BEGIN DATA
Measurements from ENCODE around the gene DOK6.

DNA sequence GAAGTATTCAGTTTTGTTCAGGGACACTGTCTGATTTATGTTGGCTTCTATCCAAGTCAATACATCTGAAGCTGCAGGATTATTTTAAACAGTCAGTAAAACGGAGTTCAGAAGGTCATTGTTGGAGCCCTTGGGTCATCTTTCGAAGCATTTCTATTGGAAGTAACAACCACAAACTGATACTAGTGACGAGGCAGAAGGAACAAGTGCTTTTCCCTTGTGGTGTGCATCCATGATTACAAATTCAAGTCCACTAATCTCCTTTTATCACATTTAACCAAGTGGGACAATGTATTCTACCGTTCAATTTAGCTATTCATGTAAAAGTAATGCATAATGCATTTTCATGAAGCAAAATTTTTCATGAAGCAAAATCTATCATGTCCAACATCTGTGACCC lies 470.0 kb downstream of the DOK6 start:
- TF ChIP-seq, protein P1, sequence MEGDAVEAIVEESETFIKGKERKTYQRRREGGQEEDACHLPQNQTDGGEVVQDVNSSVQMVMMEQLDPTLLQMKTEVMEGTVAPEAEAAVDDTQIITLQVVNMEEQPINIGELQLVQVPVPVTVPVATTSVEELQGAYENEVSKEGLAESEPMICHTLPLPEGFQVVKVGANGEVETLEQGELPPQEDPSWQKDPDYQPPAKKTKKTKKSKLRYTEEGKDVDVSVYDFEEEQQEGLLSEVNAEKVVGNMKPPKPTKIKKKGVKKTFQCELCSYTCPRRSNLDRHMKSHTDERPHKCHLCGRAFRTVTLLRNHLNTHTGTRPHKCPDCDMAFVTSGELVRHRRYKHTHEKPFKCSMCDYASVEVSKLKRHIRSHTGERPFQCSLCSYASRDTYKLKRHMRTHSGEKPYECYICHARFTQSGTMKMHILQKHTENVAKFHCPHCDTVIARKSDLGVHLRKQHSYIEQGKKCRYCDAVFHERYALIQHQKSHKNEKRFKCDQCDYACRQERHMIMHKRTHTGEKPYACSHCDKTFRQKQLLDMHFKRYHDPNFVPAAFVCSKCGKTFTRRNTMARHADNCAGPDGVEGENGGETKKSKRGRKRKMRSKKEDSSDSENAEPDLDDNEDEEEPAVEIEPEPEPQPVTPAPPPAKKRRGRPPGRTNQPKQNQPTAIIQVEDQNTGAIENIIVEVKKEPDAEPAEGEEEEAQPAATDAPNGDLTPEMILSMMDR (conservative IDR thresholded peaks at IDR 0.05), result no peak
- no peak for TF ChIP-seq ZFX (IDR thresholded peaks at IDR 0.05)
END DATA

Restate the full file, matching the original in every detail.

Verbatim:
Measurements from ENCODE around the gene DOK6.

DNA sequence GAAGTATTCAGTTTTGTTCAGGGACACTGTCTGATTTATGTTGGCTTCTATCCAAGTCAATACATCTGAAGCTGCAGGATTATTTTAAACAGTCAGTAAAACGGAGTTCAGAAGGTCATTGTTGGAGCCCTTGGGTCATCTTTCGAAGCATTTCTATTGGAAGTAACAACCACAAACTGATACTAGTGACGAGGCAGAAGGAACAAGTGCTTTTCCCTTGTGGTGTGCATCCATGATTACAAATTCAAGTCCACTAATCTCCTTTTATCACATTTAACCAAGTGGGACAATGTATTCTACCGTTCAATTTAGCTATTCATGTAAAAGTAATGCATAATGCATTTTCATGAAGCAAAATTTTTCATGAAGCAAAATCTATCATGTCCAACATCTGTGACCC lies 470.0 kb downstream of the DOK6 start:
- TF ChIP-seq, protein P1, sequence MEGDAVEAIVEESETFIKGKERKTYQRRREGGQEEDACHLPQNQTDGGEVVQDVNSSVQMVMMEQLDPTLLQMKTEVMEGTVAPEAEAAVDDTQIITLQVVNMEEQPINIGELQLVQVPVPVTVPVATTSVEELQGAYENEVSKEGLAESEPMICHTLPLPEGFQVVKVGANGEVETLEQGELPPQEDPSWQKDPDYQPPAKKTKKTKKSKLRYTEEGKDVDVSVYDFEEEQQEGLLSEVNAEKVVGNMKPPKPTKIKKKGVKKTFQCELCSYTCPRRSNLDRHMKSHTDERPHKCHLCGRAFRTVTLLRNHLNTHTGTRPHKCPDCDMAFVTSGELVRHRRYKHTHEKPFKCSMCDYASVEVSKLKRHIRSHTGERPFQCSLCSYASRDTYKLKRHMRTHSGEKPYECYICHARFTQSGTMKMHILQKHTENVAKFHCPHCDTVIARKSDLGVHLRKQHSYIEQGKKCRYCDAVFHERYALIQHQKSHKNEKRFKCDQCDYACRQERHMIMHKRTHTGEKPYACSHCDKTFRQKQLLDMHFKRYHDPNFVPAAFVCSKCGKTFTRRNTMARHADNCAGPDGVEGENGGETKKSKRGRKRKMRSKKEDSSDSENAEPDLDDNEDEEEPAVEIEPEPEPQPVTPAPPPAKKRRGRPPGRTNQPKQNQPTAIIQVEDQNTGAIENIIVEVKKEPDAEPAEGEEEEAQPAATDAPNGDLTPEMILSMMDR (conservative IDR thresholded peaks at IDR 0.05), result no peak
- no peak for TF ChIP-seq ZFX (IDR thresholded peaks at IDR 0.05)